CFS contends that it had a legitimate basis for moving to annul the automatic bankruptcy stay. According to CFS, Debtor was not acting in good faith when he filed for Chapter 13 Bankruptcy. CFS contends that it therefore appropriately refused to immediately return the Car to Debtor after he filed for bankruptcy. In Thompson v. General Motors Acceptance Corp., LLC, 566 F.3d 699 (7th Cir. 2009), the Seventh Circuit held that "the act of passively holding onto an asset constitutes 'exercising control' over it, and such action violates" the automatic bankruptcy stay. Id. at 703. In Thompson, a creditor had "exercised control over [the debtor's repossessed] vehicle when [the creditor] refused to return it to the bankruptcy estate upon request," and the Court held that the creditor violated the automatic bankruptcy stay. Id. As Chief Judge Doyle properly noted at the April 23, 2010 hearing, when a debtor files for Chapter 13 Bankruptcy, a creditor cannot delay the return of a repossessed vehicle by seeking an annulment of the automatic bankruptcy stay. (4/23/10 Tr. 11). Chief Judge Doyle correctly concluded that a creditor cannot avoid the clear mandate in Thompson to return a repossessed vehicle to a debtor and a creditor cannot make an "end-run" around the holding in Thompson by delaying the return of the vehicle and filing a motion to annul the stay. (4/23/10 Tr. 11).

Nor was it necessary for CFS to bring the Motion to Annul in order to protect its asset. As the Court noted in Thompson, there is a procedure available under 11 U.S.C. § 362(f), which allows a creditor to seek to protect its assets on an emergency basis. Thompson, 566 F.3d at 707. CFS, however, failed to pursue such a motion under 11 U.S.C. § 362(f). CFS, by retaining the Car while it sought to have other issues resolved by the bankruptcy court, engaged in the type of conduct that is addressed by the Court in Thompson. The Court in Thompson stated that "allowing the creditor to maintain possession of the asset until it subjectively feels that adequate protection is in place, or until the debtor moves for the asset's return, unfairly tips the bargaining power in favor of the creditor." Id. Thus, even if CFS believed that it had a legitimate basis to seek an annulment of the automatic bankruptcy stay, that would not have justified CFS's actions in retaining the Car. CFS also contends that the bankruptcy court should have conducted an evidentiary hearing in order to determine whether Debtor filed for bankruptcy in good faith. (Applt. 21). The bankruptcy court properly concluded that an evidentiary hearing was not necessary, since whether or not Debtor was proceeding in good faith was not material to assessing whether CFS had complied with Thompson and returned the Car to Debtor in a timely fashion. The bankruptcy court properly found that CFS's actions had violated the automatic bankruptcy stay.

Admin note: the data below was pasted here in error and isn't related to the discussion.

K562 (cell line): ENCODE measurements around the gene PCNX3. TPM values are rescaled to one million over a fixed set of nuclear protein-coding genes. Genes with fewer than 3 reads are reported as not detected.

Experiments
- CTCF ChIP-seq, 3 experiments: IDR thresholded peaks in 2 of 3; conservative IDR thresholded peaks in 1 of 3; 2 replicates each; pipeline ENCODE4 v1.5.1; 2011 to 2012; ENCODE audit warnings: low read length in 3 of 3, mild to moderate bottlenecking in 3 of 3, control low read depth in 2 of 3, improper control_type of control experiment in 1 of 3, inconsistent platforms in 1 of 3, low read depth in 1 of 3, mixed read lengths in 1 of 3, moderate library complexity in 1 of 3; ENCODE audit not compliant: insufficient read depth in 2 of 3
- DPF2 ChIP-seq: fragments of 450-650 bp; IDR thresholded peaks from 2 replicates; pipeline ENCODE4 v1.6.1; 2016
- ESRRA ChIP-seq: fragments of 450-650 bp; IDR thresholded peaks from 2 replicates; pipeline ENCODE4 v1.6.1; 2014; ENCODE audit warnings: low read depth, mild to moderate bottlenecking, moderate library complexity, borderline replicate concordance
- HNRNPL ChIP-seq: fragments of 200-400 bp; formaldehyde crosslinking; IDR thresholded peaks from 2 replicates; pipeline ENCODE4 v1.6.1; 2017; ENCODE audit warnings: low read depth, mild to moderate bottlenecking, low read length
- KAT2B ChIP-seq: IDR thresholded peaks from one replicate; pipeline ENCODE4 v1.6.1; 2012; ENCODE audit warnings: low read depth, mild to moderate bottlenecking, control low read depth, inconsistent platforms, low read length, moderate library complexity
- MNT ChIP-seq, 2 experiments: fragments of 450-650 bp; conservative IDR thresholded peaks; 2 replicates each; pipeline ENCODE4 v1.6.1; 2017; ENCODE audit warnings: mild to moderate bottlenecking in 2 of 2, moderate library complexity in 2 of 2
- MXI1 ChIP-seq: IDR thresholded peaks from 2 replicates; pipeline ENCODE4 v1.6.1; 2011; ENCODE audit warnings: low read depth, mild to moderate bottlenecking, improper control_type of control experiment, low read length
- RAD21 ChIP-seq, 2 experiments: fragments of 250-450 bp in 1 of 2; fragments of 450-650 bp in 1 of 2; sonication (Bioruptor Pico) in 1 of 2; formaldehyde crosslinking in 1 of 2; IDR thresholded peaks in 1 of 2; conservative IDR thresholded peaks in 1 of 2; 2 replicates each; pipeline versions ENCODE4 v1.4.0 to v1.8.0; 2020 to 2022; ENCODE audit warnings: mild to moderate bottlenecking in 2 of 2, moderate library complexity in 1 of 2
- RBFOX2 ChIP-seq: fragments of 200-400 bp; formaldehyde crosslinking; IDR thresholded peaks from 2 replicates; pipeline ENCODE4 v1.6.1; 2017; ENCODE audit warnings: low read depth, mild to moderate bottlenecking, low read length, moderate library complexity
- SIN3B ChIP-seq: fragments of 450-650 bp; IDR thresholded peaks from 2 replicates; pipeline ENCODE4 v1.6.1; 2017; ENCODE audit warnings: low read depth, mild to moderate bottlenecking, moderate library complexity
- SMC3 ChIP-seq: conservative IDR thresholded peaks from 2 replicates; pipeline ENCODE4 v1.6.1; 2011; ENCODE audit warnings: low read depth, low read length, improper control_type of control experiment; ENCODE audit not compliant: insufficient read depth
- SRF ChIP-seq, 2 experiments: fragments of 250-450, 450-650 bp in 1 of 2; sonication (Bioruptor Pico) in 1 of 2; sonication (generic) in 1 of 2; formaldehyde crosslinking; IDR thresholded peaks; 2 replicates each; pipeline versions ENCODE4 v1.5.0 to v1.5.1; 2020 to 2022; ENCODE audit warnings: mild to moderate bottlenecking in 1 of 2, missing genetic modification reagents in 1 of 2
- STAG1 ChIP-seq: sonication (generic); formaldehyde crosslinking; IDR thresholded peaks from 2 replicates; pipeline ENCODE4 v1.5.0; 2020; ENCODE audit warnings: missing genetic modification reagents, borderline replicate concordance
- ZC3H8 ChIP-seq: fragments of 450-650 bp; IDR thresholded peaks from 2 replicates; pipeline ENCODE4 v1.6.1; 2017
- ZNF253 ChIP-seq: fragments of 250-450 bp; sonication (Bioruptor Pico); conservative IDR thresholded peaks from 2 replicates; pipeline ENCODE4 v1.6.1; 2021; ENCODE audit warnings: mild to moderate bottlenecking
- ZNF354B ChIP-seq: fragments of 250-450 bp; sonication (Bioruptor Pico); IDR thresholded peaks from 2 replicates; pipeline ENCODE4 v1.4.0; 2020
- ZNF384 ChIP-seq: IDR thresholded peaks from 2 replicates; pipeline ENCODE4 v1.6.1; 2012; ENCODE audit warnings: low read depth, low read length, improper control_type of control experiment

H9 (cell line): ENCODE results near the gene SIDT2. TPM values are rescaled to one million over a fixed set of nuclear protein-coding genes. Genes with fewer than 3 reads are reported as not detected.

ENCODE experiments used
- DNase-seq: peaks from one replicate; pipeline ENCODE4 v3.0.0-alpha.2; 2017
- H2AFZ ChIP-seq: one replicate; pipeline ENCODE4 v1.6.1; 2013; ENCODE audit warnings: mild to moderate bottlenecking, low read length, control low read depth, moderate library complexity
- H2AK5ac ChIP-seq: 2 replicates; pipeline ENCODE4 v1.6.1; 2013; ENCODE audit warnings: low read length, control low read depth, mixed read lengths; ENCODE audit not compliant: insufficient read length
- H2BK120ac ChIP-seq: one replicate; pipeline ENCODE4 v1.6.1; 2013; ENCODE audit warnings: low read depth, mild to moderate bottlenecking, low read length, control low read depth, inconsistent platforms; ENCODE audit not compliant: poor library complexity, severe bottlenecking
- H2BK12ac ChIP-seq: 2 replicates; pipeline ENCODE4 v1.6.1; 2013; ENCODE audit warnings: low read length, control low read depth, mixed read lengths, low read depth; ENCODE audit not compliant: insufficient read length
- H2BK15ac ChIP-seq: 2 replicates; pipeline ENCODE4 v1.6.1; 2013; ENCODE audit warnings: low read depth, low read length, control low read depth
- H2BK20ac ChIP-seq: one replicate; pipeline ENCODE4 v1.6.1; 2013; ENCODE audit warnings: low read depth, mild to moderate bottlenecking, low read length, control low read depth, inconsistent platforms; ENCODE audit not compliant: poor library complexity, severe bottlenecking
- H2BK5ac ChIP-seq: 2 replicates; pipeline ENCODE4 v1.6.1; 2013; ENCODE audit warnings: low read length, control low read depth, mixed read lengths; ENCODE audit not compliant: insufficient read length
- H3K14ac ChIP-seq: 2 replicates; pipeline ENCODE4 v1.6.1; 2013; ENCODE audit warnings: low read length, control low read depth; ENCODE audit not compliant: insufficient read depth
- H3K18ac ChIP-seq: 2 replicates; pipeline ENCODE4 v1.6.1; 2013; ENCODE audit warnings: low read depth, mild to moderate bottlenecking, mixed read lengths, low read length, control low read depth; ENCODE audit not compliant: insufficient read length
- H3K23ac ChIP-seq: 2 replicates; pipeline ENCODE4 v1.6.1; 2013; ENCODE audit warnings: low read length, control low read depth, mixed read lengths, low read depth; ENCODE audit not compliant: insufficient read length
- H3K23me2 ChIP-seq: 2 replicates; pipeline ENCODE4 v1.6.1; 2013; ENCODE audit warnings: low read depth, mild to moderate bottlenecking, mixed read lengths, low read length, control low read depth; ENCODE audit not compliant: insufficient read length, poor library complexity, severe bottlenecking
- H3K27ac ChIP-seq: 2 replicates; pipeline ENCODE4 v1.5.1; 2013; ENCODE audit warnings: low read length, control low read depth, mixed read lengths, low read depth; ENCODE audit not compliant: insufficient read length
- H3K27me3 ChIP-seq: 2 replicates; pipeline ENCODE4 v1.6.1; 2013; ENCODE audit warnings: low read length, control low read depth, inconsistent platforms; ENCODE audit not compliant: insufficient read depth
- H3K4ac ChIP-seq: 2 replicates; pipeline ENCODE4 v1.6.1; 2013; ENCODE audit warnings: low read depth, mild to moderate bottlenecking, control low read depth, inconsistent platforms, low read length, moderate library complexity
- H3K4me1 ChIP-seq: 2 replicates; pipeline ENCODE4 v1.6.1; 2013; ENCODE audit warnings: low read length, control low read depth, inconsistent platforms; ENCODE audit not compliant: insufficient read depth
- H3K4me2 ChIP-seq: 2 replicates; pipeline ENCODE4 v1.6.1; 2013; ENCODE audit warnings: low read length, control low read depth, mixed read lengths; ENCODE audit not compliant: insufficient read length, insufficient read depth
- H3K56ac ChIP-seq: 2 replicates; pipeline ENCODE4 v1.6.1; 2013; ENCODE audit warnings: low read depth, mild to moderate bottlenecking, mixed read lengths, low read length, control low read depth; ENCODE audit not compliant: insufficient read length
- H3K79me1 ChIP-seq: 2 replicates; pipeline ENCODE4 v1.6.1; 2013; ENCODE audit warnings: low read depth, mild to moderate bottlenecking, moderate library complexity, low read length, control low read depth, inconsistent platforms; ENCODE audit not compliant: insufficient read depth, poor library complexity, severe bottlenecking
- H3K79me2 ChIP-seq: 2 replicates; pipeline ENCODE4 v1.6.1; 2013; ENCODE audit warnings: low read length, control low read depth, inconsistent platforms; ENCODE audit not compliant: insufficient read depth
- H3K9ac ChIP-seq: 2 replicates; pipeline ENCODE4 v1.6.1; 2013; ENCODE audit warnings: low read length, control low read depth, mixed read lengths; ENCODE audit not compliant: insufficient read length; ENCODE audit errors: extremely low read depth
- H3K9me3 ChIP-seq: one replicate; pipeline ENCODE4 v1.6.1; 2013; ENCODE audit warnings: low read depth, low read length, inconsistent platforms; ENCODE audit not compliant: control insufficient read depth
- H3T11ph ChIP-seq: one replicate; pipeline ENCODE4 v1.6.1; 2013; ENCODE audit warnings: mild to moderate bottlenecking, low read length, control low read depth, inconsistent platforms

B. Willfulness of Violation

CFS also contends that, if it did violate the automatic bankruptcy stay, the bankruptcy court erred in finding that CFS willfully violated the automatic bankruptcy stay. CFS contends that it was only a "[t]echnical" violation of the automatic bankruptcy stay. (Applt. 19). In order for there to be a willful violation of the automatic bankruptcy stay, there does not have to be a "specific intent to violate the stay. . . ." In re Radcliffe, 563 F.3d at 631. A violation is deemed to be willful if a "creditor takes questionable action despite the awareness of a pending bankruptcy proceeding." Id.; see also In re Will, 303 B.R. 357, 363 (Bankr. N.D. Ill. 2003)(stating that "[t]o determine whether [a] violation was willful under § 362(h), . . . the Court must inquire whether [the creditor] (1) had actual knowledge of [the debtor's] Chapter 13 case and (2) committed a deliberate act when its agents repossessed the" vehicle). In the instant action, the record establishes that CFS was immediately made aware of the Chapter 13 bankruptcy filed by Debtor on April 9, 2010. The record indicates that Debtor immediately requested the return of the Car in accordance with Thompson. The record also indicates that CFS attempted to place conditions upon Debtor for the return of the Car and then filed the Motion to Annul instead of returning the Car. The record further indicates that CFS did not return the car until ordered to do so on April 23, 2010. Thus, the record shows CFS's knowledge of the automatic bankruptcy stay and a deliberate exercise of control over the Car in violation of the automatic bankruptcy stay and the holding in Thompson. CFS's contention that it had a meritorious motion to annul the stay does not excuse its actions. See In re Biesboer, 2010 WL 2940927, at *2 (Bankr. N.D. Ill. 2010)(stating that "[w]illfulness can be found even if the creditor believed himself justified in taking the actions found to violate the stay").

CFS also argues that "[t]he emergency motion was warranted and not a willful violation of the automatic stay." (Reply 6). While it is true that the filing of the Motion to Annul did not violate the automatic bankruptcy stay, it was CFS's decision not to return the Car to Debtor after Debtor filed for bankruptcy that was the willful violation of the automatic bankruptcy stay. The bankruptcy court correctly concluded that, based on the record before it, there was a willful violation of the automatic bankruptcy stay.

II. Sanctions Amounts

CFS contends that Debtor failed to show that the attorneys' fees were recoverable. CFS also argues that Debtor failed to establish $200 in actual damages, failed to show that punitive damages were appropriate, and failed to properly calculate the punitive damages.

A. Attorneys' Fees